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Hypoxic Systems

Fire protection through permanent reduction of the oxygen content has become more common in areas such nuclear industry, other industries, museums, libraries, warehouses, etc. The protection level is, however, highly dependent on the selected oxygen percentage which must be balanced against the risk of health effects on people.

There is much research on how different materials behave under fire in normal atmosphere. However, the research on fire in oxygen-reduced environment limited and the lack of knowledge about how materials and actual products behaves in a fire in oxygen-reduced environment.

The project aims to increase the level of knowledge about fire behavior, ignition properties, power development and production of soot by a fire in oxygen-reduced environments. The goal is primarily to quantify the effect of a reduced oxygen environment with respect to heat release, fire risk and the production of gases for various materials and products. This will be linked to physical material properties so that estimates can be made also for non-tested materials. The goal is also to increase knowledge about the production of gases at under-ventilated fires.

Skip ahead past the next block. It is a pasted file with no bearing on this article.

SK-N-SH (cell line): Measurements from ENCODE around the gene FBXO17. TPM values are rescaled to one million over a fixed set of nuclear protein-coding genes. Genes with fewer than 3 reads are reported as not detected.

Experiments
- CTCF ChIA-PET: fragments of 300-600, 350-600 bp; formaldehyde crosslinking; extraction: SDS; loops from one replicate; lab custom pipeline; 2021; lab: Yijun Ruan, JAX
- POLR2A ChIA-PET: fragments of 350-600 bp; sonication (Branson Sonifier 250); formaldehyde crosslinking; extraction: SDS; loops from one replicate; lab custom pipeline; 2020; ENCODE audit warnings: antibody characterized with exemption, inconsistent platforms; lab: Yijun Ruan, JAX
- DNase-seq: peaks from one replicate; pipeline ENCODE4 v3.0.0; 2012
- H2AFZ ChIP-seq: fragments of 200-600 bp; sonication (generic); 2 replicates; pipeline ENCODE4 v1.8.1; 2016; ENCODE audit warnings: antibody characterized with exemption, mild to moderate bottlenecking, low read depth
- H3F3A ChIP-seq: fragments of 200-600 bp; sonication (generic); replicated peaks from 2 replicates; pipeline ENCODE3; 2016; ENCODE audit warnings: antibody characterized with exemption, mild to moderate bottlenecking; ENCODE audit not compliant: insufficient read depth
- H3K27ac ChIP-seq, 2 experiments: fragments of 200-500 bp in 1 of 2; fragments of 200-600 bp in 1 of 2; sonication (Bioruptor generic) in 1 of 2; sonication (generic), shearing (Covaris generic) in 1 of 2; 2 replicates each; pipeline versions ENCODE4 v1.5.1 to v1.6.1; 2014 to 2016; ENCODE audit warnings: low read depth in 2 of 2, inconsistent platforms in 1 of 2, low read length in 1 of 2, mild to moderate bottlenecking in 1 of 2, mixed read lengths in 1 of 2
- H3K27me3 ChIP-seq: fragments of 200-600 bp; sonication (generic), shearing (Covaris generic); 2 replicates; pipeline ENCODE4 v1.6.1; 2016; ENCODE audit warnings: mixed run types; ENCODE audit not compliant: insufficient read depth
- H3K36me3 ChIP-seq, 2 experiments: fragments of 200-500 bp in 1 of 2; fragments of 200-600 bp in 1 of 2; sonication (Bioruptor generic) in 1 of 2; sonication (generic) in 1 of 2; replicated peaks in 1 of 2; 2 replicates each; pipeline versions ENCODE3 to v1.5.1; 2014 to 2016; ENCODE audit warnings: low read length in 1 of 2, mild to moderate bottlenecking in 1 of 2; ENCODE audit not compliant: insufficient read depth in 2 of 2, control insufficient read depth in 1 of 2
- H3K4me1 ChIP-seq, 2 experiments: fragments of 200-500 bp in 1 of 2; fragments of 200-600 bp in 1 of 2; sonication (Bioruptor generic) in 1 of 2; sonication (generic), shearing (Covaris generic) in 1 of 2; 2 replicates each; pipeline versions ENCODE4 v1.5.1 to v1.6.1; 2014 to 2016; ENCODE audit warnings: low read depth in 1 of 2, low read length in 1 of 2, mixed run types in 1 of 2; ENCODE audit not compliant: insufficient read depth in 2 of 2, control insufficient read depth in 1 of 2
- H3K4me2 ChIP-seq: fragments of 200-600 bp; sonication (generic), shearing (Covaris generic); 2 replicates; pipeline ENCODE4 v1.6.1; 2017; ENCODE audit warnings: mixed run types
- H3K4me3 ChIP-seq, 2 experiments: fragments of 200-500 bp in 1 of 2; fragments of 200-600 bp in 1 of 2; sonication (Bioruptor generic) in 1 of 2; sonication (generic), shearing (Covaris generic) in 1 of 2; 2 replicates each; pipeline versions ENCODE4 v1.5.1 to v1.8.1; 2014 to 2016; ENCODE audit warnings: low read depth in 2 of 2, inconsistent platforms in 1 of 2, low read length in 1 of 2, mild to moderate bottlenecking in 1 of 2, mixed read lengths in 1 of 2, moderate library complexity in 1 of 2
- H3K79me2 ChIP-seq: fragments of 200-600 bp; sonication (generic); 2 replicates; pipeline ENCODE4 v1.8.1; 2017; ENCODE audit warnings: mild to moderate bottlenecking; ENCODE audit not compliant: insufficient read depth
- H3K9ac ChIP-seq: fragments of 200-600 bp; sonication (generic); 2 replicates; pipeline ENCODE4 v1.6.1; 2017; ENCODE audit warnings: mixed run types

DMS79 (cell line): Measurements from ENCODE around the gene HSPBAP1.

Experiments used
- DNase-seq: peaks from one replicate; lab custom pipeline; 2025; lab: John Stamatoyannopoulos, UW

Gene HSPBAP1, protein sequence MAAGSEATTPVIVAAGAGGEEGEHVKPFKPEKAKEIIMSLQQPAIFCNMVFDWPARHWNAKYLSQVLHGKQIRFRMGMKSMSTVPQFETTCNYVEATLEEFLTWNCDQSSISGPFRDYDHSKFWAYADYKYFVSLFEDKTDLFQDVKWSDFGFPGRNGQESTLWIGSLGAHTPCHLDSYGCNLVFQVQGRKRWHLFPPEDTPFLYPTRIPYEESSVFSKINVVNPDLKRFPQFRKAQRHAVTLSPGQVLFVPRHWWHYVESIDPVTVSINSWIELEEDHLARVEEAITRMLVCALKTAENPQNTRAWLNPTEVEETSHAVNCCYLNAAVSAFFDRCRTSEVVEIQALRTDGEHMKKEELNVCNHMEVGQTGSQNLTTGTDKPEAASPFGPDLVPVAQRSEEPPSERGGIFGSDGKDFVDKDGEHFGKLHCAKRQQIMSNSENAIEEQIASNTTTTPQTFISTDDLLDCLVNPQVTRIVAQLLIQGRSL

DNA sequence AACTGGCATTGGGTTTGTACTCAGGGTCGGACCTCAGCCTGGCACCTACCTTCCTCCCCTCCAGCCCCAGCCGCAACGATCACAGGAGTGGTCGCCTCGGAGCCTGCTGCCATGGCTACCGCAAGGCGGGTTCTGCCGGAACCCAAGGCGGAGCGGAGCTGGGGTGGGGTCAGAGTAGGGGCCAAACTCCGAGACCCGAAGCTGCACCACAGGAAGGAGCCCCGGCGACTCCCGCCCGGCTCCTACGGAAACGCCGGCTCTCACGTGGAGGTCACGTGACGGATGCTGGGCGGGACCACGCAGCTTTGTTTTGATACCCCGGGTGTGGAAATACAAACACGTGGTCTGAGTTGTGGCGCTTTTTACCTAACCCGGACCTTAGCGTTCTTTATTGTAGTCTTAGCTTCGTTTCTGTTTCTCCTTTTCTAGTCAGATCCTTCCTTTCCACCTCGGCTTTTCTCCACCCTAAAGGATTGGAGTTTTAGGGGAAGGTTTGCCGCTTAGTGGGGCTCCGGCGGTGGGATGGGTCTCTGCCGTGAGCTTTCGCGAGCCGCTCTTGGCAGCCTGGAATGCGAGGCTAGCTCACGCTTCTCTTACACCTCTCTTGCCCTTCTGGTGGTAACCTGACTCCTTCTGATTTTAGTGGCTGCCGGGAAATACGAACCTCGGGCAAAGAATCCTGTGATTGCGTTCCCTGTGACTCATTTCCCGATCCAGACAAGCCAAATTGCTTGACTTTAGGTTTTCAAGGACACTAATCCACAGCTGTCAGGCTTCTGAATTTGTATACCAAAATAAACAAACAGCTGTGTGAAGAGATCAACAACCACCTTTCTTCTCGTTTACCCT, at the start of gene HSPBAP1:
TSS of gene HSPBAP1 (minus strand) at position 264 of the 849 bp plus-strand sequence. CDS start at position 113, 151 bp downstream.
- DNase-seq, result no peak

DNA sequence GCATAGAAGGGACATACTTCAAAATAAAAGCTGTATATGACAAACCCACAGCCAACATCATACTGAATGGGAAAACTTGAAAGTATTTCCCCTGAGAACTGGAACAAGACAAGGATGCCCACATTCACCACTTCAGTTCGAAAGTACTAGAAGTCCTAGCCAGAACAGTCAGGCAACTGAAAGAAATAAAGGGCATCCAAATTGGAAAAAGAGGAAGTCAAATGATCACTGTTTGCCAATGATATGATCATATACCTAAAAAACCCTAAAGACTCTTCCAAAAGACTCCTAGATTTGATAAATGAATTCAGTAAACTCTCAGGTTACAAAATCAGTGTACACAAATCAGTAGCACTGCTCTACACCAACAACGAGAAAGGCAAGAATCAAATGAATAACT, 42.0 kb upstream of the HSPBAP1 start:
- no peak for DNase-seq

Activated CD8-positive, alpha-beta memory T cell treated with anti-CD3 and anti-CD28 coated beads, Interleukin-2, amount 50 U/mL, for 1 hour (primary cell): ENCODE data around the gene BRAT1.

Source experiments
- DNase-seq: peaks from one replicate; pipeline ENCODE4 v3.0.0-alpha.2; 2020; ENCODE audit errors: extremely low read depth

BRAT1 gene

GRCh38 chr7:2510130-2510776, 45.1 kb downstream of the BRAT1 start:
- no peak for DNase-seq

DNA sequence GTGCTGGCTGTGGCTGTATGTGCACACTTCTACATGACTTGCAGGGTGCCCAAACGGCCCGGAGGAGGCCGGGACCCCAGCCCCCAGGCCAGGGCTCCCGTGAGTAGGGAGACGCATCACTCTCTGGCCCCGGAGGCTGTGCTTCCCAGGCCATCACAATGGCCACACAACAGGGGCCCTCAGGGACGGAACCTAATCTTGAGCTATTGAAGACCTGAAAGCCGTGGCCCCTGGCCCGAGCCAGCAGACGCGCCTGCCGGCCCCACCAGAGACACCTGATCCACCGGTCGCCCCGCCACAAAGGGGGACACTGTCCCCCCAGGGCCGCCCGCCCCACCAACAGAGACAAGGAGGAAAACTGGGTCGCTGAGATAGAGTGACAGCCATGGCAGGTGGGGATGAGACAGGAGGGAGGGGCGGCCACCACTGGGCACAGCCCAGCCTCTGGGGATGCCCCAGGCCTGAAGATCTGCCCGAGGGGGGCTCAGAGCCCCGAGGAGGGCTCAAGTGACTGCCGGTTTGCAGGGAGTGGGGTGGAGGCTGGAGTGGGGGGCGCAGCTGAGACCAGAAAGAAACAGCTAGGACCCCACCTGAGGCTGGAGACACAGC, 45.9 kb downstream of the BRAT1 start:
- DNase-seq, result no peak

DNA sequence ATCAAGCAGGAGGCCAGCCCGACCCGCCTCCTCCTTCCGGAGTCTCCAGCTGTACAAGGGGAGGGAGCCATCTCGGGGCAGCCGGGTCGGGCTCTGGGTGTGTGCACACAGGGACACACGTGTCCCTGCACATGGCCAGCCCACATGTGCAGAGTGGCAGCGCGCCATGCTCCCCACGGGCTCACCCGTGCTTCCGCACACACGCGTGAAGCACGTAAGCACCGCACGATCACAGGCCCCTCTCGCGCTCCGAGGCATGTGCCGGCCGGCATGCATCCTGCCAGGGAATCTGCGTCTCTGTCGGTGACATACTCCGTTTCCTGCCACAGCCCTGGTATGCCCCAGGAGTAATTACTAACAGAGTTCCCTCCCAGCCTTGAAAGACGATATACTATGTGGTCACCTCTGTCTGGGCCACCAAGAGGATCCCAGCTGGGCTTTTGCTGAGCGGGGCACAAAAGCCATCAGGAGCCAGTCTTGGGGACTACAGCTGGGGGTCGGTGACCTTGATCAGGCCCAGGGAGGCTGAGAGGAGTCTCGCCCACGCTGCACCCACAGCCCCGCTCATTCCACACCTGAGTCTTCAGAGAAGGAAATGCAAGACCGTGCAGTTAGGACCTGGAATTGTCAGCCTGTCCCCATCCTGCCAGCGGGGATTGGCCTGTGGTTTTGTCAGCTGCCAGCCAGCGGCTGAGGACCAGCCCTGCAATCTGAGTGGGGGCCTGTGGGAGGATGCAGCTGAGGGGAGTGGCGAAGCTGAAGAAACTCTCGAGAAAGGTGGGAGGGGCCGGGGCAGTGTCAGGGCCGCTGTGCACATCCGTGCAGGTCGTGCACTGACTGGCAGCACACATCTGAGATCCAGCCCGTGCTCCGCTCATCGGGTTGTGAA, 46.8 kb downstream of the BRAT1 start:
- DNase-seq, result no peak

John Barton
+46 46 288 17 68

Patrick van Hees
+46 46 288 48 39


Nilsson, P. & van Hees, P., Advantages and challenges with using hypoxic air venting as fire protection, Fire and Materials, 38:5, pp. 559-575, 2014.